Thanks for all of your well-wishes! I was under the weather for a few days but am back up to speed now. I’ve been trying to stay off the computer in the evenings so that I can actually get some much-needed things done. Today is the first day I’ve even turned my home computer on all week!
I finally finished up my wool boucle jacket and am very pleased with it. You know, I used to sew jackets all the time. They are actually one of my favorite things to sew – or were. Then I started my embroidery business and didn’t wear jackets too often so I stopped making them. But, I decided that my wardrobe needs an upgrade and 2010 is going to be The Year Of The Jacket! I had soooo much fun working with this wool boucle and can’t wait to start another one. Yes, I know it will be warming up very quickly here *but* I figure I’ll be prepared for next winter.
Here it is, exactly the way I will be wearing it – unbuttoned. Oops, I see I still have a little pressing to do on that front hem! I’m really happy with the way these snaps look. The pattern calls for 5 snaps but I eliminated the 2nd one at the top of the facing because it looked odd when the jacket was open. I bought these snaps from Pacific Trimmings in NYC and definitely want to order a few more just to have.
The back. I’m pretty happy with the inverted pleat but feel it needs a bit more ease to hang better. Or maybe I should sew the pleat closed a little more. What do you think, Els?
I added a hanging chain which is really half of a bracelet I found at Michael’s. The color is just perfect.
To make the chain I sewed two narrow tubes out of my lining fabric. Crossgrain, lengthwise grain or bias – doesn’t matter because most of it will be enclosed in your neckline seam anyway.
I bagged the lining which is extra-easy with this pattern because the collar is closed up last. When I first learned to sew, we were taught to stitch this area by hand (which never looked good). Thanks to Kathleen, I learned how to bag a few years ago and haven’t looked back! If you haven’t done it before, this pattern does include instructions. Ignore the part about leaving an opening in the sleeve lining. You won’t need it because you can turn the jacket through the neckline seam.
I did handstitch the hem in place after attaching the lining. I like the way it looks better than securing the hem at each seam. On the sleeves I did just tack in a couple of places.
Although I wanted this jacket to be very soft and sweaterlike, I wanted the hems to retain their shape so I interfaced them with bias strips of Textured Weft. I happen to have several bolts of this stuff that I’m trying to use up.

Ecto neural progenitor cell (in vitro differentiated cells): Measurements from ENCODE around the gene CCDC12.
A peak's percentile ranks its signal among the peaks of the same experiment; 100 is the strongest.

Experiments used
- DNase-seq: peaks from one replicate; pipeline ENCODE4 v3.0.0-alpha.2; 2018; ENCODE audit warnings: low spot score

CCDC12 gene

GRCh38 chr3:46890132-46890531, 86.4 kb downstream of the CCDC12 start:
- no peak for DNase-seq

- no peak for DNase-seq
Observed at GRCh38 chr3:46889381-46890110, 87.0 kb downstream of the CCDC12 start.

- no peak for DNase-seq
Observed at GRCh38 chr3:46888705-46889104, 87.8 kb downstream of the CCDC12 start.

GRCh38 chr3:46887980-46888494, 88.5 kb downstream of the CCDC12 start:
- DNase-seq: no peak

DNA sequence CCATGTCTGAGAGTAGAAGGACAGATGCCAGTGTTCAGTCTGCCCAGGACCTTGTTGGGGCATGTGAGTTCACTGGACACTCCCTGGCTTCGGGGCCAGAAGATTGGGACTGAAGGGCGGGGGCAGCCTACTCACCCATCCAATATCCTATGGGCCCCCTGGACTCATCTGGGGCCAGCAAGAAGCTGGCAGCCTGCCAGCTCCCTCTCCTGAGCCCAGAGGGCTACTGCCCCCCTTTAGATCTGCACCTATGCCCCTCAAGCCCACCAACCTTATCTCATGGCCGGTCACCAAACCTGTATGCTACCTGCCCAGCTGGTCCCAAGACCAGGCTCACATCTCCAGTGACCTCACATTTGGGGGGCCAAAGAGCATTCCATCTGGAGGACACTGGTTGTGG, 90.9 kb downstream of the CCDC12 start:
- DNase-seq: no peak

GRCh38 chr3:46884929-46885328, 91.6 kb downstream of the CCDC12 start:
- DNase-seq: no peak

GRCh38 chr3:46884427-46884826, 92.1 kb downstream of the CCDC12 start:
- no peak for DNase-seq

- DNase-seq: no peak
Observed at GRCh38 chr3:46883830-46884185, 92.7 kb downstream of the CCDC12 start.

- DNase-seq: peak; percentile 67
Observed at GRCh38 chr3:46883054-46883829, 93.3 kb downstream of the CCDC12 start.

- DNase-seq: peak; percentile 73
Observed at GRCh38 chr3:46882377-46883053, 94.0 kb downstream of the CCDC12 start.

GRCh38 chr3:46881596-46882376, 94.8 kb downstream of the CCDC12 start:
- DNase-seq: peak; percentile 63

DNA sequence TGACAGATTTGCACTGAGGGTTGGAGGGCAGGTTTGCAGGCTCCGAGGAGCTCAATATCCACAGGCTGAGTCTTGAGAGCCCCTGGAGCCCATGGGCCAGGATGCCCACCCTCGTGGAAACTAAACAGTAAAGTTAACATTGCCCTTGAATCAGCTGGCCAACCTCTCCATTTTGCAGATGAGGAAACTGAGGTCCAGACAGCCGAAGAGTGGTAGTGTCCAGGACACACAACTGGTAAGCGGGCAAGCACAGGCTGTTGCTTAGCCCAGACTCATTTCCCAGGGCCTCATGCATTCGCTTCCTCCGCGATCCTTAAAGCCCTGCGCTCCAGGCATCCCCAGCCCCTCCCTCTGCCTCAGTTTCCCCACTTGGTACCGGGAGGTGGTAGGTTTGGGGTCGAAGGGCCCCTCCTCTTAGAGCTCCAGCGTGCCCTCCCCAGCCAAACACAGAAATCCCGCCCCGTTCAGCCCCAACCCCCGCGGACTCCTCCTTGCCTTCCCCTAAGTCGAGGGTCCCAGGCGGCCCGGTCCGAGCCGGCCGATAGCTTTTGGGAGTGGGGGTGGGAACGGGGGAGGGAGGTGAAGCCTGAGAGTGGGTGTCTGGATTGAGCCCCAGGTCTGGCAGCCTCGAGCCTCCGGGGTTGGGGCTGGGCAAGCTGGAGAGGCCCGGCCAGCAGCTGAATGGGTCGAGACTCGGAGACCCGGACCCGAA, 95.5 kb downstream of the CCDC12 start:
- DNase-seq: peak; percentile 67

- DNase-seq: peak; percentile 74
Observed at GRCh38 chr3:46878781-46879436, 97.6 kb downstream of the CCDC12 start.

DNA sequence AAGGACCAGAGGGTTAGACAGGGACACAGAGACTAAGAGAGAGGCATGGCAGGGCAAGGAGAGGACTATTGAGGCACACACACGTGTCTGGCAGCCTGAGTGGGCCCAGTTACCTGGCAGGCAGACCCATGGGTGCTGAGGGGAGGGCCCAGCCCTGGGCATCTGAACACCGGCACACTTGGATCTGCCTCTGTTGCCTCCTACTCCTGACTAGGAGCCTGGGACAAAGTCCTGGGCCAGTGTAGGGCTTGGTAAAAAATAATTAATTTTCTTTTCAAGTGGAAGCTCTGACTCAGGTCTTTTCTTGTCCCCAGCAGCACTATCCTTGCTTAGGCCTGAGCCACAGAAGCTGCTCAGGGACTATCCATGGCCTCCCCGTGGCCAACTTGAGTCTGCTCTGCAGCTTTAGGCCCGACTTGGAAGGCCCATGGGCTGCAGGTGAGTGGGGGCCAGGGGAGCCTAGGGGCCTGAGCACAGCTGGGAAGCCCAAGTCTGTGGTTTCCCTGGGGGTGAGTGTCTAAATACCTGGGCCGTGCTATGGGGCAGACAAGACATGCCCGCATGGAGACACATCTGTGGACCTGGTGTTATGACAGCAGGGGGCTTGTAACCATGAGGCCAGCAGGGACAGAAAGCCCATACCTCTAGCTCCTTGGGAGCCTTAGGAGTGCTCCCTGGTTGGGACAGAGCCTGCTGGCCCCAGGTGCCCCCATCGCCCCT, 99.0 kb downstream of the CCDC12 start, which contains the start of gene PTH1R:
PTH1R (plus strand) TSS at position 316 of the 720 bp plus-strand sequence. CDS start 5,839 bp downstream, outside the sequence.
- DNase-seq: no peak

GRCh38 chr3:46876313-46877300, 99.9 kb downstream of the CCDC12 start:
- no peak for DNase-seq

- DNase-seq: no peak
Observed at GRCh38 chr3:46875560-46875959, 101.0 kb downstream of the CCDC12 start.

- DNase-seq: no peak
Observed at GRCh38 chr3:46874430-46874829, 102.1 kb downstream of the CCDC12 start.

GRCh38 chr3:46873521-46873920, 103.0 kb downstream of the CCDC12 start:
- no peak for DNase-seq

When I got to the sleeves, I searched high and low for the moustache-shaped sleeve heads that Els sent me awhile back. I finally gave up and used bias-strips of tie interfacing instead. I have since located the moustaches – seems they were canoodling with some 1980s-era shoulder pads lurking under my counter. I should post photos of those pads. I can’t believe we ever wore those things!
Speaking of shoulder pads, they are optional in this pattern. However, I think a jacket needs some kind of shoulder shaping, something for the jacket to hang from. I found some very thin raglan pads in my collection, which were perfect once I removed the inner layer.
I always sew my shoulder pads on from the outside. I just feel that I have more control and that they are more secure that way. I sew them on with a small backstitch through the shoulder seam and
around the cap of the sleeve, being sure not to pull the stitches tight. This makes it so easy to shape the shoulder area over one hand while sewing with the other.
All in all, this jacket went together effortlessly. It’s a really nice pattern that I would highly recommend. It’s very nicely fitted through the shoulder and upper chest and really flattering. As I mentioned in my previous post, I usually prefer a fitted jacket and was unsure about this style. I absolutely love it and am so glad I made it!
One thing you need to look out for is the size of the pocket bags. Before trimming, the pocket seam allowance ends up being the same length as the hemline of the jacket. However, the jacket front hemline is a seam so you have some bulk to contend with there in addition to the pocket seam allowance. Add possible drooping of the pocket bag and you can end up with a lump at the hem, which is what happened to me. The fix is easy, I simply sewed the pocket 5/8″ shorter at the bottom. So, if you are working with a soft, drapey fabric be sure to check this before you close up your neckline.
We have Cattleyas! My poor, neglected orchids still spoil me with their beautiful flowers. Really, I must build a slat house for them this year.
While cleaning out my linen closet (which is, of course, filled with fabric and leather) I found some large remnants of linen that were too small for anything so I made kitchen towels out of them. Linen towels are the best for drying barware!
Check this out! I am planning on making a Chanel-style jacket from this beautiful black wool that I’ve had in my collection for quite some time. I was kind of disappointed that I have less than two yards, not enough for the fringe trim I’d planned. Well, the other day I was in Fabric Hell (aka JoAnn’s) and had a quick look at their trims – something I never do. By the time I got to the end of the aisle I was thoroughly disgusted. That is, until I saw this trim! The perfect trim for my wool! It even has the sparkly cellophane threads! The tag said “mohair fringe” which I seriously doubt since it was only $4.79/yd. Still, it looks awesome with my fabric so I am very pleased.